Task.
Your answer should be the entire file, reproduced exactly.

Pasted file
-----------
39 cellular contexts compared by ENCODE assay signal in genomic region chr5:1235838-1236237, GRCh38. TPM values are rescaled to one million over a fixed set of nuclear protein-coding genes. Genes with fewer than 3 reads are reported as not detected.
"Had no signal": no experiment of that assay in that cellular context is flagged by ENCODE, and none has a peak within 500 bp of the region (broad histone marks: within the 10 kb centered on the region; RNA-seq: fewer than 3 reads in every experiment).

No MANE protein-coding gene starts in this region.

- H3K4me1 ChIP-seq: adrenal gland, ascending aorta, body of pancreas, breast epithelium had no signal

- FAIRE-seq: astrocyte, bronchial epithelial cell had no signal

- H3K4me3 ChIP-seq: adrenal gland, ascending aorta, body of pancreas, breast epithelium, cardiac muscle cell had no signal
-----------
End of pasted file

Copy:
39 cellular contexts compared by ENCODE assay signal in genomic region chr5:1235838-1236237, GRCh38. TPM values are rescaled to one million over a fixed set of nuclear protein-coding genes. Genes with fewer than 3 reads are reported as not detected.
"Had no signal": no experiment of that assay in that cellular context is flagged by ENCODE, and none has a peak within 500 bp of the region (broad histone marks: within the 10 kb centered on the region; RNA-seq: fewer than 3 reads in every experiment).

No MANE protein-coding gene starts in this region.

- H3K4me1 ChIP-seq: adrenal gland, ascending aorta, body of pancreas, breast epithelium had no signal

- FAIRE-seq: astrocyte, bronchial epithelial cell had no signal

- H3K4me3 ChIP-seq: adrenal gland, ascending aorta, body of pancreas, breast epithelium, cardiac muscle cell had no signal